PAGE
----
When my first child was a few months old, I developed what my lactation consultant and my doctor thought was eczema caused by nursing (if that’s even possible). After suffering the same thing with my second child, I discovered it was actually contact dermatitis caused by an allergy to disposable nursing pads. I tried the cheapo brand, I tried Johnson’s, I tried Lansinoh, and then I finally discovered two products that made all the difference.
When I absolutely couldn’t have anything against my skin, I used Medela SoftShells. These silicone shells keep a safe distance between your breast and your clothing. The vents provide for natural air flow, to help raw nipples heal faster. While they claim that their “natural contour” is discreet under clothing, I didn’t find I could wear them out of the house without looking ridiculous. Also, I don’t recall them coming with the reusable inserts to absorb leakage that they now include, so when I was done with them I had to dump some milk out. I don’t know if they didn’t come with those inserts two years ago, or if I was just so eager to start using the shells that I didn’t notice anything else in the package. Either way, these shells will get you through the rough spot (no pun intended) until your nipples heal. They’re $14.95 a pair, but you can’t put a price on happy nipples.
For excursions outside the house and for general use after healing, there is nothing like 100% cotton nursing pads. Not only was my painful problem resolved, but I saved lots of money and helped the environment, too. A set of six pads (three pairs) can be bought for as little as $5 in stores (they are made by many, many brands). Instead of throwing them out and buying more, you just throw them in the wash and use them over and over again. These Philips Avent ones ($5.99 for six) even come with their own little laundry bag. They draw moisture away from the skin and trap it behind a leakproof liner. Plus they have an anti-slip outer layer to keep them in place, and they’re lacy so you feel a little more sexy and a little less like a mother cow.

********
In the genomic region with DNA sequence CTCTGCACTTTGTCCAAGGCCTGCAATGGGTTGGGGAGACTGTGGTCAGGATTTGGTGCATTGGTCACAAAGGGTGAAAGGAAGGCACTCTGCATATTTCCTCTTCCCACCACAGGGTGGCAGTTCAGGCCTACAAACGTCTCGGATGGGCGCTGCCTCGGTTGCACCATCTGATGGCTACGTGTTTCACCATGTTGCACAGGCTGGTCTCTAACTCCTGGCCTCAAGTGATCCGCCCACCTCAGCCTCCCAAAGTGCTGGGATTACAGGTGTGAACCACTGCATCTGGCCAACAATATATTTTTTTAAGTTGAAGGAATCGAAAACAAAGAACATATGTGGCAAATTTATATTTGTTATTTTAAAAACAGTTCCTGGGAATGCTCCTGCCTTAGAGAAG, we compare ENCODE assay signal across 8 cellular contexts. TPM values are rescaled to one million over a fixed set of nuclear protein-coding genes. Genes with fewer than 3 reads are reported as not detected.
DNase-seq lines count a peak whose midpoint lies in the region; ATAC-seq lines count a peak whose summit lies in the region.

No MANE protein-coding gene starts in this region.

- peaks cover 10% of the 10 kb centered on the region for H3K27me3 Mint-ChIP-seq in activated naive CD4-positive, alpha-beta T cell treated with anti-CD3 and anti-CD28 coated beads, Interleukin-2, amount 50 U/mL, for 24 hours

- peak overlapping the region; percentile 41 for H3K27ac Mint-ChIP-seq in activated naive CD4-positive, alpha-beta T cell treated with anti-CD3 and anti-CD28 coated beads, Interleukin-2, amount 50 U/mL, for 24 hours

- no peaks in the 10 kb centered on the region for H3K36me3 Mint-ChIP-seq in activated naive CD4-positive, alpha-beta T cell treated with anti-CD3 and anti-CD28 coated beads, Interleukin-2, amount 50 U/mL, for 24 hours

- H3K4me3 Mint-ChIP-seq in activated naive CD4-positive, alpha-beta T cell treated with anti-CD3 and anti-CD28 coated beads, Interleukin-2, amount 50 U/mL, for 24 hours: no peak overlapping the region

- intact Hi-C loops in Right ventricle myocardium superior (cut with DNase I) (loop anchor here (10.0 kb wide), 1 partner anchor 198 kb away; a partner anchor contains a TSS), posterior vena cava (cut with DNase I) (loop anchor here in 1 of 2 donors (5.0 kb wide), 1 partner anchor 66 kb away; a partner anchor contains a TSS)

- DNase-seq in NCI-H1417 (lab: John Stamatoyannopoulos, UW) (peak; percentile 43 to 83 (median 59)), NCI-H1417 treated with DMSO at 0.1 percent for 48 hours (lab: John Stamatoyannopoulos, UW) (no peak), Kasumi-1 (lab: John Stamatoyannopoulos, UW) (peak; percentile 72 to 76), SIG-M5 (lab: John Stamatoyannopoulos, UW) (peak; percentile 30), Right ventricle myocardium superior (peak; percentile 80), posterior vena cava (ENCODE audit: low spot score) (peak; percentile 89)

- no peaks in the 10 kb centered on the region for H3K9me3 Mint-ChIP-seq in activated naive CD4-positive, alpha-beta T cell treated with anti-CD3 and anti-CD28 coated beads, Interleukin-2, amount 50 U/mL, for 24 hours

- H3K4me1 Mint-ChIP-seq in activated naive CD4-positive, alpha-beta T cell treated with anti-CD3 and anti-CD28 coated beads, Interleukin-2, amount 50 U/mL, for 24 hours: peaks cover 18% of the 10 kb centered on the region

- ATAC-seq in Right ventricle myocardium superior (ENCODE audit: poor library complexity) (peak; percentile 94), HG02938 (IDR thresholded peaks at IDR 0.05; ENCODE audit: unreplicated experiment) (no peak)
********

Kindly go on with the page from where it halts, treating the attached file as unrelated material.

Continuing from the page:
A third product, which I have not yet gotten a hold of (and hope I don’t need to), is something I have read about on various nursing mothers’ forums. The Silverette is a nipple cup made of pure silver, which supposedly heals nipples faster than anything else (within 24 to 48 hours). I haven’t seen any research to back this up, but if your baby has a poor latch or bites and you get nipple cracks, you’ll be willing to try anything. Unfortunately, it becomes a vicious circle because even if the cracks begin to heal, every time you nurse they open back up again. Last time I contacted the company (a year ago), a pair of Silverettes cost 34 Euro plus 6 Euro shipping. They only ship within Europe, but they are willing to work something out with you, especially if it’s an emergency. I ended up not needing the Silverettes, but the next time I have a baby I will not hesitate to order them at the first sign of a nipple crack. They are also meant to be used as a preventative measure, but I’m not sure I’m willing to shell out 40 Euros (almost $50) “just in case.”